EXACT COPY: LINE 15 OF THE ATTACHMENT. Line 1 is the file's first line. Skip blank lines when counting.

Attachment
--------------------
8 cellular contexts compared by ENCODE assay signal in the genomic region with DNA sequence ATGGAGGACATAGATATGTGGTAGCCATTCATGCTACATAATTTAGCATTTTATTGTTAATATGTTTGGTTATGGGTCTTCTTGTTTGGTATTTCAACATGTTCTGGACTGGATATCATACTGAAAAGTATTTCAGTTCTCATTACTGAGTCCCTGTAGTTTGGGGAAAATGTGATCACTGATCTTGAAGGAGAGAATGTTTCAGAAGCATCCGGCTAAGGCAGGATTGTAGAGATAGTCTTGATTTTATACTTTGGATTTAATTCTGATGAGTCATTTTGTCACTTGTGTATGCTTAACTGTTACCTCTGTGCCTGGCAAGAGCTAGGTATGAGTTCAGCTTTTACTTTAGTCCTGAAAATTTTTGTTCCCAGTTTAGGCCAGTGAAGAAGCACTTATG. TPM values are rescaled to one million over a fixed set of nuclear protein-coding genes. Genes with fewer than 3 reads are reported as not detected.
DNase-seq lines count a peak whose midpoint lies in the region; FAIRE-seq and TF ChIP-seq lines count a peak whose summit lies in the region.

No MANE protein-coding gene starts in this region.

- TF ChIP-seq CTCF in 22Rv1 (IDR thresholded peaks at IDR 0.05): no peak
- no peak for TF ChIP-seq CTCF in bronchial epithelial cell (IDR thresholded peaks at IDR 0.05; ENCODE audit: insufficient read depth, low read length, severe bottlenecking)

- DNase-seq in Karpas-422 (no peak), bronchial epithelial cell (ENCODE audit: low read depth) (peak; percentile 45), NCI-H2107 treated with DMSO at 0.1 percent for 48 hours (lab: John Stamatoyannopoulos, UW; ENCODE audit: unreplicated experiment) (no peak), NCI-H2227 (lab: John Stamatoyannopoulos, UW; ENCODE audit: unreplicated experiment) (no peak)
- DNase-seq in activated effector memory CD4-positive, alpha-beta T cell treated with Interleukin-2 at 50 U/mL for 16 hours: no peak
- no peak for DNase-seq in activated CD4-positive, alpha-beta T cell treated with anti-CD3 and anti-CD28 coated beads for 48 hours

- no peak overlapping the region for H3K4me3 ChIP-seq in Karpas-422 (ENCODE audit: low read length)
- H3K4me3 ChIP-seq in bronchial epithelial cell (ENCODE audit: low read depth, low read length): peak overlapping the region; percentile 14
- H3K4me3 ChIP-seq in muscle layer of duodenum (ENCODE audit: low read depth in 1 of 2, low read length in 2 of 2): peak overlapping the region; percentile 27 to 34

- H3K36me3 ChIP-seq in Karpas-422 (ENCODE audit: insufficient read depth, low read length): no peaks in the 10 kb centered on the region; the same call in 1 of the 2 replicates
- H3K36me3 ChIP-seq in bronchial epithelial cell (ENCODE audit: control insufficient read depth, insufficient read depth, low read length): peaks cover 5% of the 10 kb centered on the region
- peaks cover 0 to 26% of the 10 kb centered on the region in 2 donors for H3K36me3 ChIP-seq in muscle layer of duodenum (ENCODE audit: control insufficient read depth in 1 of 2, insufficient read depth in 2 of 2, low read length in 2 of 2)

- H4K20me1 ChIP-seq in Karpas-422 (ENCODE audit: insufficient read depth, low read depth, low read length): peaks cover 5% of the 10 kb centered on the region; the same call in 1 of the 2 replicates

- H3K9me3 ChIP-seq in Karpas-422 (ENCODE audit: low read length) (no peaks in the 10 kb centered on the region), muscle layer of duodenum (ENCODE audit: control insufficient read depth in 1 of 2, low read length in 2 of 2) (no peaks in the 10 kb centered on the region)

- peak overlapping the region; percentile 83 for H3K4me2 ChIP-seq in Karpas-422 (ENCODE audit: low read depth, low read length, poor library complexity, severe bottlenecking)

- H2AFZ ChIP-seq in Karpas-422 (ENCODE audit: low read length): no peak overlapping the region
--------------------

- H4K20me1 ChIP-seq in Karpas-422 (ENCODE audit: insufficient read depth, low read depth, low read length): peaks cover 5% of the 10 kb centered on the region; the same call in 1 of the 2 replicates